When I was a kid, I was decidedly anti-almond. The only way an almond ever made its way into my mouth was by accident, in the form of “candy bones,” my childhood name for the tree nut. As I got older, so did my family. And, as the saying goes, “With age comes an increased risk of heart disease.” Or something like that.

In any case, a relative had a heart attack and my parents decided to change our diet drastically. Baby carrots and hummus replaced potato chips and French onion dip. Salads and baked chicken replaced French fries and burgers. And much to my dismay, my mom stocked the shelves with plain, non-chocolate-covered almonds.

In retrospect, it was a great decision, because almonds are amazing! There are a ton of reasons why you should consider adding more almonds to your diet–here are just a few:

1. Almonds can keep your cholesterol levels in check

You probably already know that high levels of triglycerides and LDL cholesterol contribute to the development of heart disease.  But you may not know that eating almonds can help decrease those levels, while at the same time increasing HDL cholesterol–often referred to as “good” cholesterol (1, 2).

2. Almonds are high in antioxidants

Oxidative stress is associated with the body’s natural aging process, as well as a whole host of health issues, including heart disease, Alzheimer’s, and Parkinson’s.  Antioxidants help prevent and reduce that oxidative stress, keeping you healthier and happier.

When antioxidants come up in conversation, someone always mentions blueberries.  While it’s true that they do have a crazy high concentration of antioxidants, the USDA found that almonds have a total antioxidant content nearly 75% as high as the little blue fruits (3).

3. Almonds can help you shed pounds for your next running event

Obesity is a global health concern: it was recently estimated that about 37% of the world is overweight or obese.  And, in 2010, 3.4 million deaths were attributed to those conditions (11).

Several studies have shown that a low-calorie diet including almonds instead of other comparable foods can lead to better outcomes: a lower BMI, thinner waist, and a reduction in fat mass and water weight (4, 5). 

4. Almonds can help control diabetes

Between the 1980’s and 2011, lifetime diabetes risk skyrocketed in America.  In a single generation, men’s likelihood of contracting the disease has risen 20% (12).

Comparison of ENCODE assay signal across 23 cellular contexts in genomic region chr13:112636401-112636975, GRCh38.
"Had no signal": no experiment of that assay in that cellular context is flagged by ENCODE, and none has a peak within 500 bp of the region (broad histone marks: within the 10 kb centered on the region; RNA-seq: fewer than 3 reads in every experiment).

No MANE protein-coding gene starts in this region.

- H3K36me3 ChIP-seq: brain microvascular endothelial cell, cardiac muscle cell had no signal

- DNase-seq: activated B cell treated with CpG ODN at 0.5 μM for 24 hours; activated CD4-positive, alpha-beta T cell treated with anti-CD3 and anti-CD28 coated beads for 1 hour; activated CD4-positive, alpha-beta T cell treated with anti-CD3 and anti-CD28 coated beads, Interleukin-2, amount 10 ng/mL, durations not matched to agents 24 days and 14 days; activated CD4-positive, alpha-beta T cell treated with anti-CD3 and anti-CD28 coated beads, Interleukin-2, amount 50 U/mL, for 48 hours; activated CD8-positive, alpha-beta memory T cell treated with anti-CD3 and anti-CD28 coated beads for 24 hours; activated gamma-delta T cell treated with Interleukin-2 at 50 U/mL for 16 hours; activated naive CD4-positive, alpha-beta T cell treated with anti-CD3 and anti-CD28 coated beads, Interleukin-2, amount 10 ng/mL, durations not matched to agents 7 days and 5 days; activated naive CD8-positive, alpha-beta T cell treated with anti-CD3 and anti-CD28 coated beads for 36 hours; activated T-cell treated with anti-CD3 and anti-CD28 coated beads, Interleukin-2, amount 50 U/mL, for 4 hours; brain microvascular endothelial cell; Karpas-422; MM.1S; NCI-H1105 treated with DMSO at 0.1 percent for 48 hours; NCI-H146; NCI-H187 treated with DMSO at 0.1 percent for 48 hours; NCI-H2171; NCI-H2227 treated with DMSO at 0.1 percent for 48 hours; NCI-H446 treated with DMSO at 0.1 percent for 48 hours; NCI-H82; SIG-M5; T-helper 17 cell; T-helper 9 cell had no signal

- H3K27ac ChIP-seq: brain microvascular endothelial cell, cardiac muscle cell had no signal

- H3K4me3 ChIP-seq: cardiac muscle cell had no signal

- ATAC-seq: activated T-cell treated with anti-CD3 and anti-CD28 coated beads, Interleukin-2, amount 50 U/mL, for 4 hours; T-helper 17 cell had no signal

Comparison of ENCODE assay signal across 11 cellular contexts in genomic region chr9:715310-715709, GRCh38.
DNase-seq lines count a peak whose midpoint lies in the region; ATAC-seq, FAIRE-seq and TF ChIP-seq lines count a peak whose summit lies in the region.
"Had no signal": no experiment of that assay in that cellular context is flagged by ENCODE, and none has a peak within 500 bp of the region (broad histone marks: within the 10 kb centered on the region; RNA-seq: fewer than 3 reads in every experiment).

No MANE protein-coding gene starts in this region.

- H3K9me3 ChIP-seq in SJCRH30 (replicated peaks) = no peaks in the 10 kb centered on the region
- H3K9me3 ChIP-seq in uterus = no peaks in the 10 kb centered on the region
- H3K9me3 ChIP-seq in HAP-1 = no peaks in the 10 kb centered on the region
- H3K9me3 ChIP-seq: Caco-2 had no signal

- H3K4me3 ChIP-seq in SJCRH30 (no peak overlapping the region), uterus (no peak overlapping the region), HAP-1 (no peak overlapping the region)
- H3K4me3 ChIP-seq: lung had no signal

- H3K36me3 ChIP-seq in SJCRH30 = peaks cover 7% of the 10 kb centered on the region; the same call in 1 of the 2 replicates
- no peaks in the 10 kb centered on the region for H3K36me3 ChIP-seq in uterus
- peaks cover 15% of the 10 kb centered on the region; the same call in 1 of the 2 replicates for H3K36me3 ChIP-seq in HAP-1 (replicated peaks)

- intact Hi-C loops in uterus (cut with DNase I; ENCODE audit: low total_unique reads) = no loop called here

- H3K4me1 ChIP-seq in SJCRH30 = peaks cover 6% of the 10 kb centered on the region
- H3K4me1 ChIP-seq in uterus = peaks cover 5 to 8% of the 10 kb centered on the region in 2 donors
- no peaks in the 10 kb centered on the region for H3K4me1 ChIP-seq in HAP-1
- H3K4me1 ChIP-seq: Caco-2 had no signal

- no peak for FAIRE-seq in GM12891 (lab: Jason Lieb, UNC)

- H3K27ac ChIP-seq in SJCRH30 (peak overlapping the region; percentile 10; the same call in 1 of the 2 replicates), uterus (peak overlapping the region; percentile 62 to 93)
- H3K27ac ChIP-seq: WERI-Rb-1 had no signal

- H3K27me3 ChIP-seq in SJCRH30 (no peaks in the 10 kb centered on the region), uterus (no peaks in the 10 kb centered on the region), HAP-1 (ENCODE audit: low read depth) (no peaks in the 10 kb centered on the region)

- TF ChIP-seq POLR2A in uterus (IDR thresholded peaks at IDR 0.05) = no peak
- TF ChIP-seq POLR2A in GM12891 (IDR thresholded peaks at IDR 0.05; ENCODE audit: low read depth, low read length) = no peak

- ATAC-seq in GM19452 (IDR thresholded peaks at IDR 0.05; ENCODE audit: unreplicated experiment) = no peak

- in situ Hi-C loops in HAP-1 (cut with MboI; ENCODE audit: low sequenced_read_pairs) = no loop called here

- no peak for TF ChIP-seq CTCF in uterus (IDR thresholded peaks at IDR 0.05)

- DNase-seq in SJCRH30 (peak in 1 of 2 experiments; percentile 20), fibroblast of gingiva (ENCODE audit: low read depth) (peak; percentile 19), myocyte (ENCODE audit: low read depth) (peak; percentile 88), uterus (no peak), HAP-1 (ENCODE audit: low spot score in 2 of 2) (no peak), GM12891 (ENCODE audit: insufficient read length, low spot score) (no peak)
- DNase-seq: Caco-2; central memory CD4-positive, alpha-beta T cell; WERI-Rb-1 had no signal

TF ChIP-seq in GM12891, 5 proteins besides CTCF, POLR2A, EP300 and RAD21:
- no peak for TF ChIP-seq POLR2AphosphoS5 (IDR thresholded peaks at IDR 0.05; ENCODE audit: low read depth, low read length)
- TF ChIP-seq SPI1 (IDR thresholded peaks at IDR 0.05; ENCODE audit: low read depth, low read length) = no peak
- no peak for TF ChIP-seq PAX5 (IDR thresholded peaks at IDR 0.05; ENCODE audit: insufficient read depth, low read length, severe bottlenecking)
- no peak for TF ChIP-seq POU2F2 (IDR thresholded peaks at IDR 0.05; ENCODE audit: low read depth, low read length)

So it comes as good news that researchers have found eating almonds at mealtime can improve diabetics’ glycemic control, also known as blood sugar levels (6, 7).

5. Almonds are believed to be prebiotic

There are millions of microbes living inside our digestive system, and lately they’ve been receiving a lot of attention from the scientific community.  The gut biome is suspected to influence a multitude of diseases ranging from obesity, inflammatory bowel disease, and colon cancer to depression, autism and anxiety disorders (8).

Everyone focuses on probiotics like yogurt, kefir, kombucha, and kimchi, which contain bacteria.  But many scientists believe the lesser-known prebiotics, which provide food for the microbes inside us, are just as important. It just so happens that almonds (especially their skins) are a great way to increase your prebiotic intake (9, 10).

6. Almonds are high energy and high protein

Every cup of almonds contains over 800 calories and 30 grams of protein (13)!  This makes them the perfect fuel for hiking, running, and all sorts of other endurance sports.

There’s a good reason they’re such a beloved trail mix ingredient!

7. Almonds are incredibly versatile

Not only can bring them anywhere, you can make them into anything. They can be eaten raw, roasted, smoked, fried, or blanched.

They can be slivered and tossed on top of salads, oatmeal, or cereal. They can be made into a vegan milk alternative, milled into peanut-less butter, or ground into gluten-free flour. However you choose to consume them, almonds are a fantastic addition to any runner, cyclist or swimmers nutritional regimen.

Eventually–and begrudgingly–I started to eat those “candy bones,” and I even began to enjoy them. Now they’re included in my daily diet…they’re just so good–and good for you!

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